DCHA runs two exhibit galleries, the archives, the research library, as well as a bookstore and a gift shop. The galleries, the bookstore and the gift shop are open year round.
46549 State Highway 10, Delhi, NY 13753
For more information and current hours of operation, visit
The New York State Museum in Albany is hosting its annual fundraiser New York in Bloom, an extremely popular floral show launched in 1992. New York in Bloom will display this year over a hundred floral arrangements from New York’s most exquisite florists and floral designers. Themed activities will be offered throughout the weekend, including demonstrations and children’s activities. The hours are Friday, Saturday and Sunday, 9:30 a.m. to 5 p.m. For more information, visit http://www.nysm.nysed.gov/programs/nybloom/.
Columbia County Council on the Arts
Columbia County Council on the Arts (CCCA) is hosting an art history class this Sunday, February 22 from 5:30 to 7:30 p.m. “Understanding Painting” will cover various art movements including the Renaissance, French Neo-Classical and Romantic movements of the 18th and 19th century, Impressionism and Post-Impressionism, as well as Modernism. The class will be taught by Emmet McLaughlin, painter and educator. For more information, visit http://artscolumbia.org/.
Woodstock School of Art
Woodstock School of Art is hosting a Pre-College Portfolio Development event this Saturday, February 21 from 1 to 4 p.m. The event is tailored to high school students getting ready for college. There will be a presentation and portfolio review. Parents and teachers are welcomed. Pre-registration is required. To register, call 845-679-2388 or write to Nancy.Campbell@woodstockschoolof art.org. For more information, visit http://www.woodstockschoolofart.org/events.html.
Saugerties Public Library
Saugerties Public Library is hosting the Saugerties Art Tour Group Show featuring the works of over twenty artists, on view through the end of February. The exhibit includes works by Richard Edelman, Viorica Stan, Anita Barbour, Michael Ciccone, Yvette Lewis, and other artists participating in the Saugerties Art Tour in the summer. For more information, visit http://saugertiespubliclibrary.org/art/.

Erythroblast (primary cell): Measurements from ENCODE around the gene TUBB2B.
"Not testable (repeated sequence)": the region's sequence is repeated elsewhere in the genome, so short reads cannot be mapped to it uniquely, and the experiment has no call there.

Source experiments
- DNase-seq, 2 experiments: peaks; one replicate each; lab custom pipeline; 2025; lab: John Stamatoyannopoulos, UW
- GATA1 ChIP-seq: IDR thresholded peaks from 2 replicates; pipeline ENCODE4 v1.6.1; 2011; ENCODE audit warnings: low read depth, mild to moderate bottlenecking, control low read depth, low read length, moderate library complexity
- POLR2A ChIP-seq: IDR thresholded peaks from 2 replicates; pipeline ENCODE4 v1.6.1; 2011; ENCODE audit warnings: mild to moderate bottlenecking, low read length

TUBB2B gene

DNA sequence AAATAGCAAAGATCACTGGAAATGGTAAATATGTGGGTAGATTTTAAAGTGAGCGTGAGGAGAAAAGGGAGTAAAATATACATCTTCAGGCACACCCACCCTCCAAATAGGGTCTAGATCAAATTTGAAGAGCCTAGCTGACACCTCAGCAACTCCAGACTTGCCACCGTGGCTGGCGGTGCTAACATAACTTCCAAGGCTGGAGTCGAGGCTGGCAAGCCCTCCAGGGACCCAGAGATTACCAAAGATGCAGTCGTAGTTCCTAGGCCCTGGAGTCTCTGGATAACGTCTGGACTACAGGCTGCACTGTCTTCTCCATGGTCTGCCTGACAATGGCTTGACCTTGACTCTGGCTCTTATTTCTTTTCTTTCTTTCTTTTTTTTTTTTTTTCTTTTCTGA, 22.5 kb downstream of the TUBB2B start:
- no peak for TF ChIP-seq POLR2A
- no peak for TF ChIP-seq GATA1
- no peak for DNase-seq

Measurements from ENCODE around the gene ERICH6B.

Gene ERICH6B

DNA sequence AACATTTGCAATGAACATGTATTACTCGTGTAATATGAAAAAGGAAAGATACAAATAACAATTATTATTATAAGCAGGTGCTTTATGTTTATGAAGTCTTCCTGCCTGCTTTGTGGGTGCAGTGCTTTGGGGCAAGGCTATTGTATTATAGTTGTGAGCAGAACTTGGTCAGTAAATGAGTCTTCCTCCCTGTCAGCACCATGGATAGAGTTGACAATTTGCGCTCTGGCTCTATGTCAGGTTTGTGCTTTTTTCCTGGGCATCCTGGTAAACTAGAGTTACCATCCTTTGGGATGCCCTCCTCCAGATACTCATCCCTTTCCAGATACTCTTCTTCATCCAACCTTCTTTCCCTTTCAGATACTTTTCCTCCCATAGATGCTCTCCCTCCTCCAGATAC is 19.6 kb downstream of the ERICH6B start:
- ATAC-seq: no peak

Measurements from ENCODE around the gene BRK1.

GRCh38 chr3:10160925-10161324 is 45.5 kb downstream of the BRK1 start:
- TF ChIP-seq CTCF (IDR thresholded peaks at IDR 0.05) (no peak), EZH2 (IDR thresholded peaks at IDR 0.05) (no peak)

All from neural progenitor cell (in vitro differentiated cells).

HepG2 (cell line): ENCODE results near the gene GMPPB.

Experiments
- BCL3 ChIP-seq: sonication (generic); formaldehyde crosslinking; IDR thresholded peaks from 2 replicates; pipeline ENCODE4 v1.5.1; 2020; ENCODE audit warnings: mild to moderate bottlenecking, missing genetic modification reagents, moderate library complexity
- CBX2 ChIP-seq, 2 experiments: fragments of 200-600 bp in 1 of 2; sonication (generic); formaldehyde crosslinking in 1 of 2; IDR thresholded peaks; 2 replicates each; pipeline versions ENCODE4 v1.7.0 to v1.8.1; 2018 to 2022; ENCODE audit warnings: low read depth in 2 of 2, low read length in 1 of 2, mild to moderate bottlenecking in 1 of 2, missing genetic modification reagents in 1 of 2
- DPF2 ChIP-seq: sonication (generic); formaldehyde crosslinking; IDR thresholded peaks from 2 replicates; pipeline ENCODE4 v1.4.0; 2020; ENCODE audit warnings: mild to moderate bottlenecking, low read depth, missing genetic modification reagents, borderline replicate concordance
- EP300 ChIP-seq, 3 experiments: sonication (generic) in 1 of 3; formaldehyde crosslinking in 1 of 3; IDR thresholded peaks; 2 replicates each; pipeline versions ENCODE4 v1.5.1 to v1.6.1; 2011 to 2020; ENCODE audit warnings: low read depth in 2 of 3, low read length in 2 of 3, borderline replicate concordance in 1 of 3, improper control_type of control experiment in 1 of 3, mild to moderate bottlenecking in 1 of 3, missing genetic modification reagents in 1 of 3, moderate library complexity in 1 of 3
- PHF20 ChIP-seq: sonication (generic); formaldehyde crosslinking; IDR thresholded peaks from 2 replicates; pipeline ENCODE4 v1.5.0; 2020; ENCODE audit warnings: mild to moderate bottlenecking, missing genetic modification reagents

Spillian / Fleischmann Estate
Spillian, a retreat center located at the old Fleischmann mansion on Todd Mountain Road in Fleischmanns, is hosting Voices from the Catskills: The Seven Favorite Maladies of Ludwig van Beethoven this Sunday, February 22 at 4 p.m. The Seven Favorite Maladies of Ludwig van Beethoven is a play written and directed by playwright Carey Harrison , and featuring pianist Justin Kolb. Harrison is the author of forty plays, and six novels. He is the son of famed British actor Rex Harrison. Kolb is a worldwide known classical music pianist, and the chairman of the Phoenicia Festival of the Voice. The play will last until approximately 5:30 p.m., when dinner will be served. For more information about this event, visit https://www.facebook.com/events/1403016860002066/?ref=3&ref_newsfeed_story_type=regular.
We’re celebrating Valentine’s Day this weekend, leading into the Presidents’ Week – a traditionally good time for skiing in the Catskills.
Roxbury Arts Group
Roxbury Arts Group in Delaware County will celebrate Valentine’s Day this year with poetry and music. From 1 to 3 p.m. poets Rebecca Andre and Esther de Jong will be on site talking with visitors, and in response writing short poems for the posterity. From 4 to 7 p.m. Three Friends – Ed Marris and Franziska Rauch, accordion, and Jeanne Palmer, violin, will perform a free concert that will integrate a variety of styles. For more information, visit http://roxburyartsgroup.org.
Catskill Art Society
Catskill Art Society in Sullivan County is hosting an opening reception Friday, February 13 at 4 p.m. Piece Together for Peace exhibit features artworks by artist Cynthia Strunsky McLean. Designed as an interactive show, this program will engage viewers as curators as well. For more information, visit http://catskillartsociety.org.
Cross Contemporary Art Gallery